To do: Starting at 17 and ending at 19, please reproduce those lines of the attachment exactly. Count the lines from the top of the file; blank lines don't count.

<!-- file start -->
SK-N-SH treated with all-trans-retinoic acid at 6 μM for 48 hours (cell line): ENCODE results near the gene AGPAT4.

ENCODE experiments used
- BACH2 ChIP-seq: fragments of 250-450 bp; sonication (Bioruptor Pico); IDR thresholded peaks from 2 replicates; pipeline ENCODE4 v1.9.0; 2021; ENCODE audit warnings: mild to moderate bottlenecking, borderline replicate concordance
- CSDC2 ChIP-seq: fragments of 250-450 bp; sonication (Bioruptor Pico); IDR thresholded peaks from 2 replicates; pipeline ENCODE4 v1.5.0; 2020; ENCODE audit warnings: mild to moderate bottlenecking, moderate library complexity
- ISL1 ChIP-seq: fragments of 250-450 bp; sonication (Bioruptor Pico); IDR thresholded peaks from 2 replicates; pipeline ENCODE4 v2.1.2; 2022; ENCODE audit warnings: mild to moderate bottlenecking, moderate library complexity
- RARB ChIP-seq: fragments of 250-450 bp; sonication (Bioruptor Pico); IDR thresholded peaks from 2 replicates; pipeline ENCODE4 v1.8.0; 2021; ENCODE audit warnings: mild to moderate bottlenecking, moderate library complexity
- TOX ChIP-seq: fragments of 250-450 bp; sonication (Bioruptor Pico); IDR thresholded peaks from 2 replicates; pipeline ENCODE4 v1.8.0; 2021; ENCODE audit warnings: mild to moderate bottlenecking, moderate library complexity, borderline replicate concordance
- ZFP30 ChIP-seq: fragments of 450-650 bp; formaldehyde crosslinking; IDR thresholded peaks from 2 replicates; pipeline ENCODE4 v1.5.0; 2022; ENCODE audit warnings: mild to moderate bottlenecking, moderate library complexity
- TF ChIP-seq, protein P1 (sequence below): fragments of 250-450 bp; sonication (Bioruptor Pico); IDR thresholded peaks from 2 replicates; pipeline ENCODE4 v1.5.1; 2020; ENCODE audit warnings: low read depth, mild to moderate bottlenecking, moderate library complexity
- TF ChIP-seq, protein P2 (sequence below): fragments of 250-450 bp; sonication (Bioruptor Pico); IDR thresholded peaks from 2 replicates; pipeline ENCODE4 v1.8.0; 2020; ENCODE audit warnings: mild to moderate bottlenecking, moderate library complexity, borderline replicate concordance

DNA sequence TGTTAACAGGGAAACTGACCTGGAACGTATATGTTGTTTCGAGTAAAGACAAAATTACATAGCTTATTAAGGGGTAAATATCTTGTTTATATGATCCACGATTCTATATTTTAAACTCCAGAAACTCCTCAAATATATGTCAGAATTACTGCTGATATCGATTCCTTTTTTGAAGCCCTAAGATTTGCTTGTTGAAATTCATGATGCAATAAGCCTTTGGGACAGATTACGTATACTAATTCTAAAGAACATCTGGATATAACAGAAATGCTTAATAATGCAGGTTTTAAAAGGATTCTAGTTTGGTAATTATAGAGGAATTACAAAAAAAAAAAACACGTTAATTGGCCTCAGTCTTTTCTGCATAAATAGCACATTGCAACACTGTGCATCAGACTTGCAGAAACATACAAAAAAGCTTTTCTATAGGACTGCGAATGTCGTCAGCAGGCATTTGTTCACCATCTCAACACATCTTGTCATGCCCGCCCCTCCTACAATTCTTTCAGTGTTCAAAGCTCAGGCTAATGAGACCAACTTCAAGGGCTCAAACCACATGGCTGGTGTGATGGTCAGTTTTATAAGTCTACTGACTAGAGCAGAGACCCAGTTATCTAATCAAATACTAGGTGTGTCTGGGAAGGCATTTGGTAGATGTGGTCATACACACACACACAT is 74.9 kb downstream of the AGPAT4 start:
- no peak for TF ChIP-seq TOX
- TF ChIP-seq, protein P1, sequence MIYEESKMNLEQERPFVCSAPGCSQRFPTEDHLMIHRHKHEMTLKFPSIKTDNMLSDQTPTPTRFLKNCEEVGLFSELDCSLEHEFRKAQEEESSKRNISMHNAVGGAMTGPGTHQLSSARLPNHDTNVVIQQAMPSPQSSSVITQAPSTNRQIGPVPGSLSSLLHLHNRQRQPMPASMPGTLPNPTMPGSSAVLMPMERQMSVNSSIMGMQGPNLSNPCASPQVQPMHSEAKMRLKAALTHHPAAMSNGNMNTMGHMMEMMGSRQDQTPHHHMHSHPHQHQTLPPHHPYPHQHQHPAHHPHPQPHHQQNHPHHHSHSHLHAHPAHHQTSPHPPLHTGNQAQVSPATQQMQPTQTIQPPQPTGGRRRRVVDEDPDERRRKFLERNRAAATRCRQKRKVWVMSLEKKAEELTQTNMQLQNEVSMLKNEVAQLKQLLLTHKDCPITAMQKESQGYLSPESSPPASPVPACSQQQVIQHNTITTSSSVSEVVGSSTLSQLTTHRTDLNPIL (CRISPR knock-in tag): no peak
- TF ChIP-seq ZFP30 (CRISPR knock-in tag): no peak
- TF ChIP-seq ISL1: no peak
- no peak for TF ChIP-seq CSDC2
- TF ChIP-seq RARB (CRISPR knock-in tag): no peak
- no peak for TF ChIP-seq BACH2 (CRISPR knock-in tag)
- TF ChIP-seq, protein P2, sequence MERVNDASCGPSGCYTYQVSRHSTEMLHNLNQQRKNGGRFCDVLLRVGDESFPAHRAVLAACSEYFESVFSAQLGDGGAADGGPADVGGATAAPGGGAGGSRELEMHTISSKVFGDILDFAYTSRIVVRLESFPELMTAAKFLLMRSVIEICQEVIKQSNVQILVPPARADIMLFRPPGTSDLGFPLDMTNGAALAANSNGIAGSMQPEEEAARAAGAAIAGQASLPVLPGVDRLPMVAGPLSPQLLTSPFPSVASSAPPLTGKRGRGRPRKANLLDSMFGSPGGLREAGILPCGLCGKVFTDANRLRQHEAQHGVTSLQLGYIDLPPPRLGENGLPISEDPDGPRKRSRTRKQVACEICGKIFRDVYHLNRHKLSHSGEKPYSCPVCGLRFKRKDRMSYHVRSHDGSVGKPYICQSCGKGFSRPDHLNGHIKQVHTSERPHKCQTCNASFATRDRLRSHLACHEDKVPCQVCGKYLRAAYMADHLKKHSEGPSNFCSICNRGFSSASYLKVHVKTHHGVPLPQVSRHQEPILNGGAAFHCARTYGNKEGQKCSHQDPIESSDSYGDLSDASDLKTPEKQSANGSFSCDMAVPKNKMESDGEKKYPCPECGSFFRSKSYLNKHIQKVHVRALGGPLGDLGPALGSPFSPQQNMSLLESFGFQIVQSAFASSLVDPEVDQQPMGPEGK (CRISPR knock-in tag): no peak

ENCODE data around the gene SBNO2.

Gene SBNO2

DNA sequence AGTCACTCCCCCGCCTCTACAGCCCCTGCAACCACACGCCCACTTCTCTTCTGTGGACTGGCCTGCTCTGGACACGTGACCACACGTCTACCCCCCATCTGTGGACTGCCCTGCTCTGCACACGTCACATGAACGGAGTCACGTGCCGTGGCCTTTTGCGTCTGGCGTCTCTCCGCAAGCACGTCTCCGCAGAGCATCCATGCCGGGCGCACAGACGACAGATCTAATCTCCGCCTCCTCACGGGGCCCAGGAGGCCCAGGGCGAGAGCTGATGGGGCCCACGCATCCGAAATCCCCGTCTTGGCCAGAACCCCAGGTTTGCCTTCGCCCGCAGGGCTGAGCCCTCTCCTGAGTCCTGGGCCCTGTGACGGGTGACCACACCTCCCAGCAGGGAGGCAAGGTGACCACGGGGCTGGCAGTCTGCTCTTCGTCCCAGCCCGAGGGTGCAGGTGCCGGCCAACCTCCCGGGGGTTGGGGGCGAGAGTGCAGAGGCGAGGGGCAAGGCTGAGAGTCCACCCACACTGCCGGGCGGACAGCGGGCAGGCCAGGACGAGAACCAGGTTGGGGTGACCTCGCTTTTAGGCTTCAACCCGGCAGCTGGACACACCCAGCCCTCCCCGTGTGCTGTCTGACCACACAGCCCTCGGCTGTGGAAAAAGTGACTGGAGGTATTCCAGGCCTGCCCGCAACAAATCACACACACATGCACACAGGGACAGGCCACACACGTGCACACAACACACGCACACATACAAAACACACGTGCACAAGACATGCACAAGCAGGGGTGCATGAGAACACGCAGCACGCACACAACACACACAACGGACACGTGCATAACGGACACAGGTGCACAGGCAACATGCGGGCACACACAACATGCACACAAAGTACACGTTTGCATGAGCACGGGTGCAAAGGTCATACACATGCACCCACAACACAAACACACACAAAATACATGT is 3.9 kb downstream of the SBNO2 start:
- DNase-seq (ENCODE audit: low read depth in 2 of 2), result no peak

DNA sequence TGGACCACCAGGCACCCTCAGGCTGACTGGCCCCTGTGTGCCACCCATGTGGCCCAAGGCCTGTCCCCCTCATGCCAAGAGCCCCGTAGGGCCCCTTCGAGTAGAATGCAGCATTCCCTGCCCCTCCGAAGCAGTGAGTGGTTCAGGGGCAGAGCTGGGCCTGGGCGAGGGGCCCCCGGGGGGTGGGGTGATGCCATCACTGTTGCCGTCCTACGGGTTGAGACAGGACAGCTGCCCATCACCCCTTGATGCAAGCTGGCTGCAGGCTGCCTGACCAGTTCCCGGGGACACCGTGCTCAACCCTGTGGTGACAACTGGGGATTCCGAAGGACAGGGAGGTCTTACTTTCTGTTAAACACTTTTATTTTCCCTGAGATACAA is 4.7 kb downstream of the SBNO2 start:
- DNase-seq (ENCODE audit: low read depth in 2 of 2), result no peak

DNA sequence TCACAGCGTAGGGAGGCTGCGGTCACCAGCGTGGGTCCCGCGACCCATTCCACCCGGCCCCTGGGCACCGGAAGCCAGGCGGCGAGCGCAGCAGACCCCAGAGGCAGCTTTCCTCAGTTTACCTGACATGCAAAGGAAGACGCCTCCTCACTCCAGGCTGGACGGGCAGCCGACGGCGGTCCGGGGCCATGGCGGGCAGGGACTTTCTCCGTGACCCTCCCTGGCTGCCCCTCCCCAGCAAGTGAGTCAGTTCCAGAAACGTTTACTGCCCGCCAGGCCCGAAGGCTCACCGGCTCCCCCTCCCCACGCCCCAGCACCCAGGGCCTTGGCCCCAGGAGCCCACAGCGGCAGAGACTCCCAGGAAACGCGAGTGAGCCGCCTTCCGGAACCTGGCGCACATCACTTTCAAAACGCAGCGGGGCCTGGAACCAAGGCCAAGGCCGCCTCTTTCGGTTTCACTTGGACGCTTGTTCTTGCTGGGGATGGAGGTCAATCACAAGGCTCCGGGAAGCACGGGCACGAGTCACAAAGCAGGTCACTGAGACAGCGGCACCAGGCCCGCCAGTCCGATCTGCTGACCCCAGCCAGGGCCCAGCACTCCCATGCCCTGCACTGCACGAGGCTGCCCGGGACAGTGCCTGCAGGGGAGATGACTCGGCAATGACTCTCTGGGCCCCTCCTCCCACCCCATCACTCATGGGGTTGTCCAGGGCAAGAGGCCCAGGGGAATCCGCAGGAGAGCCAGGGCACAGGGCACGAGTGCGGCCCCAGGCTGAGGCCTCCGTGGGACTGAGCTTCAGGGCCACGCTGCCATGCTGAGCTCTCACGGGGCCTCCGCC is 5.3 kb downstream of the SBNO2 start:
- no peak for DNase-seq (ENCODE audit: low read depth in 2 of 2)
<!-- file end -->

- TF ChIP-seq RARB (CRISPR knock-in tag): no peak
- no peak for TF ChIP-seq BACH2 (CRISPR knock-in tag)
- TF ChIP-seq, protein P2, sequence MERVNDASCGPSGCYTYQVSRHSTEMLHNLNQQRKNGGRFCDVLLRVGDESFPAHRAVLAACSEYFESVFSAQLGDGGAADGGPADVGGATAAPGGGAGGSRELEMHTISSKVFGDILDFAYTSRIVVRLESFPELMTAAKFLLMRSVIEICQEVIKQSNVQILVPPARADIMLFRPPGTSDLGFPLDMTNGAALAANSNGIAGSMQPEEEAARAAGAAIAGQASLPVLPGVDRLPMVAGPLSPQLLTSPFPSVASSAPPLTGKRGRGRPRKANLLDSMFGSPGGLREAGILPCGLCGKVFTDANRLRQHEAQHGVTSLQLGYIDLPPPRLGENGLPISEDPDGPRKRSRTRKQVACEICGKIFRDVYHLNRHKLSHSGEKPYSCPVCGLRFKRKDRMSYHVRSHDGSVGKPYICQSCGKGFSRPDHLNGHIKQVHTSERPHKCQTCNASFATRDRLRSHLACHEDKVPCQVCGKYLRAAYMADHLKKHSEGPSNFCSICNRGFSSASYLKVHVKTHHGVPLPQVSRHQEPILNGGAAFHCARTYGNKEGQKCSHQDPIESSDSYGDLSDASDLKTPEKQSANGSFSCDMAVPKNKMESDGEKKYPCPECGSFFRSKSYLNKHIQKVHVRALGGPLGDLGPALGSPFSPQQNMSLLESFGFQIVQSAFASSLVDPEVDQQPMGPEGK (CRISPR knock-in tag): no peak